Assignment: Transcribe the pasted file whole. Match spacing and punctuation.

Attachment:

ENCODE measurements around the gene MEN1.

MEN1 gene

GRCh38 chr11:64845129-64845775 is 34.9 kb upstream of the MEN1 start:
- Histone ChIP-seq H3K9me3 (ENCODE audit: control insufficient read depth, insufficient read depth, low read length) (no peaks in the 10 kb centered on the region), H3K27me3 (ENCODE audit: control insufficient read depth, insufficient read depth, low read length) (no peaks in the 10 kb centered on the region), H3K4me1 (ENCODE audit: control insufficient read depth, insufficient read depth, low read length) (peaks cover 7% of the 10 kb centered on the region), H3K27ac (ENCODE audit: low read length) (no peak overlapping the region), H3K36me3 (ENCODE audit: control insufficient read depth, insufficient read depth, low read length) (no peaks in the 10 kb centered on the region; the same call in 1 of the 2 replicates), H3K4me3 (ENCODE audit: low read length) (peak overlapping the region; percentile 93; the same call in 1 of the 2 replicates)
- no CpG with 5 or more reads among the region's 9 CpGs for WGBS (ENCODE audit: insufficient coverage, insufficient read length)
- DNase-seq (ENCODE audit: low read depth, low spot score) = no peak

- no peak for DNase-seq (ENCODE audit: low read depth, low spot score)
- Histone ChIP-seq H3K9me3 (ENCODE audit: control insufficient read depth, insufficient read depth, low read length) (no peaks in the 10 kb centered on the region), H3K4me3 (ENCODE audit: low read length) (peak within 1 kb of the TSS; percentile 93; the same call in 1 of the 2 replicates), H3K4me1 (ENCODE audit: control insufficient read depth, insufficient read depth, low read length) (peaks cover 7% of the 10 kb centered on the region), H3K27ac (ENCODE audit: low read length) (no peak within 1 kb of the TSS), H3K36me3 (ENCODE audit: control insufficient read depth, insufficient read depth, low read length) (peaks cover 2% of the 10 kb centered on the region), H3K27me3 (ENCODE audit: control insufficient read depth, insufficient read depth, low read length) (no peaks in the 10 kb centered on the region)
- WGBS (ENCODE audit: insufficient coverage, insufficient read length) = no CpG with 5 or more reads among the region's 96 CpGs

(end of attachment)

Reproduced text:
ENCODE measurements around the gene MEN1.

MEN1 gene

GRCh38 chr11:64845129-64845775 is 34.9 kb upstream of the MEN1 start:
- Histone ChIP-seq H3K9me3 (ENCODE audit: control insufficient read depth, insufficient read depth, low read length) (no peaks in the 10 kb centered on the region), H3K27me3 (ENCODE audit: control insufficient read depth, insufficient read depth, low read length) (no peaks in the 10 kb centered on the region), H3K4me1 (ENCODE audit: control insufficient read depth, insufficient read depth, low read length) (peaks cover 7% of the 10 kb centered on the region), H3K27ac (ENCODE audit: low read length) (no peak overlapping the region), H3K36me3 (ENCODE audit: control insufficient read depth, insufficient read depth, low read length) (no peaks in the 10 kb centered on the region; the same call in 1 of the 2 replicates), H3K4me3 (ENCODE audit: low read length) (peak overlapping the region; percentile 93; the same call in 1 of the 2 replicates)
- no CpG with 5 or more reads among the region's 9 CpGs for WGBS (ENCODE audit: insufficient coverage, insufficient read length)
- DNase-seq (ENCODE audit: low read depth, low spot score) = no peak

- no peak for DNase-seq (ENCODE audit: low read depth, low spot score)
- Histone ChIP-seq H3K9me3 (ENCODE audit: control insufficient read depth, insufficient read depth, low read length) (no peaks in the 10 kb centered on the region), H3K4me3 (ENCODE audit: low read length) (peak within 1 kb of the TSS; percentile 93; the same call in 1 of the 2 replicates), H3K4me1 (ENCODE audit: control insufficient read depth, insufficient read depth, low read length) (peaks cover 7% of the 10 kb centered on the region), H3K27ac (ENCODE audit: low read length) (no peak within 1 kb of the TSS), H3K36me3 (ENCODE audit: control insufficient read depth, insufficient read depth, low read length) (peaks cover 2% of the 10 kb centered on the region), H3K27me3 (ENCODE audit: control insufficient read depth, insufficient read depth, low read length) (no peaks in the 10 kb centered on the region)
- WGBS (ENCODE audit: insufficient coverage, insufficient read length) = no CpG with 5 or more reads among the region's 96 CpGs